Candidates seek golf position

Two seats on Haymaker Golf Course Committee at stake


— Six residents have applied for two positions on the city's Golf Management Committee, including the two incumbents.

Paul Flood and Tom Hopp are the incumbents and among those who will be interviewed by the City Council today for the three-year term.

Suzi Mitchell, Rex Emshwiller, Robert Hawkins and Bill Petersen also applied for the spot on the Haymaker Golf Course committee.

The city's only appointed board that oversees the operations of a city-owned facility, the committee typically receives a wide selection of applicants, said Chris Wilson, director of Parks, Open Space and Recreational Services.

"The golf committee has always been one of the strongest committees," Wilson said.

The Golf Management Committee is made up of five community members, all serving staggered terms.

Jim Bowers, John Marshall and John Vanderbloemen will serve on the board until 2003. The board also includes four city staff members, Haymaker pro Hank Franks and Haybale owner Bill Cropper.

City Manager Paul Hughes said some of the upcoming decisions include a financial solution to funding a clubhouse, examining the course's water rights after this summer's drought, and recommending Haymaker's rates.

Wilson said the clubhouse is in the conceptual design phase and the committee is working with the architectural firm, William Zmistowski Associates, L.L.C.

Of the six applicants, Flood has the most experience with the Haymaker course.

He has served on the Golf Management Committee since its inception, and before that was on the advisory committee that worked to get the golf course funded through a lodging tax.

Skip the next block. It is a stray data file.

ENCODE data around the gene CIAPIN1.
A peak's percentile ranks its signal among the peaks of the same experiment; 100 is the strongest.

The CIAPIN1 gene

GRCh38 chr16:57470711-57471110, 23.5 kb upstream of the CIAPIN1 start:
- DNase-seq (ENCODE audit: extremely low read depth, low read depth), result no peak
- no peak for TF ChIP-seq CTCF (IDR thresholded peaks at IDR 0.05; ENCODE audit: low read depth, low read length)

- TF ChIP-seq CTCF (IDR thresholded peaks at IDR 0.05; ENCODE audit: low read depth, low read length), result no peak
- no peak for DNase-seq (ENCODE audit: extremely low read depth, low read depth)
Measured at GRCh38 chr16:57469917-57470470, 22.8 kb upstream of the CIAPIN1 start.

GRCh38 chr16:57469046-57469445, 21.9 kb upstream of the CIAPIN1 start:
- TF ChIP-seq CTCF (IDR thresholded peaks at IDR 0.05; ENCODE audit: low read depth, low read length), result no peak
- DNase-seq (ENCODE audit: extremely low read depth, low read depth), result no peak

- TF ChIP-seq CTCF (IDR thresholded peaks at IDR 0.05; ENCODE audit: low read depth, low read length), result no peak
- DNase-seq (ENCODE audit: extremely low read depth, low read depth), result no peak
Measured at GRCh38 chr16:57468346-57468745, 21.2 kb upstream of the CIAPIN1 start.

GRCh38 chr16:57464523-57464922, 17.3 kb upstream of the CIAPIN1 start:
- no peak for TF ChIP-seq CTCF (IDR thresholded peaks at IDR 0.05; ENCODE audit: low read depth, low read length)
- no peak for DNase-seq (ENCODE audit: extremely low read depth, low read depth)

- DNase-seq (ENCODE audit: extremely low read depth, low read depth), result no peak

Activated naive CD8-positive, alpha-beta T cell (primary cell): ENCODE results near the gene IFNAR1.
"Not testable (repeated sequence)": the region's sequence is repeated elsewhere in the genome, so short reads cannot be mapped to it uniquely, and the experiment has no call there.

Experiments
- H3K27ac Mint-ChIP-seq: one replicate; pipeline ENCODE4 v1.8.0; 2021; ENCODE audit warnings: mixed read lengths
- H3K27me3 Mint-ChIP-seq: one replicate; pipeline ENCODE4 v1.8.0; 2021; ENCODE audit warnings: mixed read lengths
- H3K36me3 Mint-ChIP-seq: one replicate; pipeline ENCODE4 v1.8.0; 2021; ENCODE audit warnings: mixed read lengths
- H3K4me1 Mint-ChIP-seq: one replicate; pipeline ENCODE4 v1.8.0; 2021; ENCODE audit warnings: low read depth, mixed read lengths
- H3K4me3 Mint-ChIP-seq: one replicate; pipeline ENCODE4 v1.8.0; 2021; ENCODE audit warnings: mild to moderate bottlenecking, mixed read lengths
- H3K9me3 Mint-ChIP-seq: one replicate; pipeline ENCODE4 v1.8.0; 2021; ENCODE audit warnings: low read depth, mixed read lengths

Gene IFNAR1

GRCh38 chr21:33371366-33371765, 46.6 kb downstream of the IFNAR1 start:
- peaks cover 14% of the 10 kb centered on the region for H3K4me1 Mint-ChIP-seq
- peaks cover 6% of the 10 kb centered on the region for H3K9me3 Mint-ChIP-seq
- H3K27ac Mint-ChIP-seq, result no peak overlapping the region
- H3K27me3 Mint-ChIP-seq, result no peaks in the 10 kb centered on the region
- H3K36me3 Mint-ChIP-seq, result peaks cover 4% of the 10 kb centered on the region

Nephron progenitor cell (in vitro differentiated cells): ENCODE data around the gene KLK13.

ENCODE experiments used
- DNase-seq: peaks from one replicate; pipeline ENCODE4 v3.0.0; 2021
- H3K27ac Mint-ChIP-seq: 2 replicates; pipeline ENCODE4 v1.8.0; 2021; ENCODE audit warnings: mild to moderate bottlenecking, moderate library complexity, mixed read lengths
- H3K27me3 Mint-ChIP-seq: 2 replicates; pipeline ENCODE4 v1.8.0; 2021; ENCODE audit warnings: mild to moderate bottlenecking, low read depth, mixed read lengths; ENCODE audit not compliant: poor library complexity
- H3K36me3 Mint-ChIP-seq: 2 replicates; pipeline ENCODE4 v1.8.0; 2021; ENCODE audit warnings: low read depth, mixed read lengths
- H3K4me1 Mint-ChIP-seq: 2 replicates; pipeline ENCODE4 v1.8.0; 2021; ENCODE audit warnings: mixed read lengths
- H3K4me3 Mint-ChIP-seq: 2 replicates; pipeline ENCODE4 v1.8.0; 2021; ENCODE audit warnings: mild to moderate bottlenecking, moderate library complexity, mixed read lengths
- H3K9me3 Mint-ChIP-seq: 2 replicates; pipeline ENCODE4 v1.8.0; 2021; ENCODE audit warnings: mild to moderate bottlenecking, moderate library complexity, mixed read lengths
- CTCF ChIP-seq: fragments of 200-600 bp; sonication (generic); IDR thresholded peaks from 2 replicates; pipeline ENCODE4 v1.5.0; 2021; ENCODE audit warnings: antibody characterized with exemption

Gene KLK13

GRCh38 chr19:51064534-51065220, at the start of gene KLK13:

In his application, Flood said he would like to see the proposed clubhouse become a reality.

Hopp has served on the Golf Management Committee for two years and was also active with the Steamboat Golf Club as its president for four years. He was also greens commission chairman for nine years.

Hopp also listed building a clubhouse as a top priority.

Another issue Hopp sees is achieving a balance between the course's stakeholders, the local golfers, lodging group and tourists.

A six-month resident of Steamboat, Mitchell is the current golf sales manager for Chateau Ãlan Hotels and Resorts.

She was based in the Scottish property in St. Andrews for two years before moving to Steamboat. She has also worked for Carnoustie Golf Resort in Scotland and was the resort co-coordinator when it hosted the 128th British Open Championship.

In her application, she wrote the three most pressing issues facing the committee were revenue and volume of play, expanding and maintaining the facility, and partnerships between the city and other courses.

A volunteer starter and ranger at Catamount Ranch and Club, the retired Emshwiller also has 30-plus years of business background.

One of the concerns facing the golf course is balancing capital needs, fee structures and city resource requirements, Emshwiller said.

An architect, Hawkins has golfed for more than 46 years and wrote in his application that he dreamed of designing clubhouses on golf courses when he worked for Frank Hummell, a golf professional and golf course designer.

Petersen, who is in sales with Midwest Beverage Distributors, has assisted with the Steamboat Golf Classic.

He said he could offer a younger voice with fresh ideas on the marketing and golf packages. He also said he could contribute through his knowledge on the food and beverage industry for the future clubhouses.


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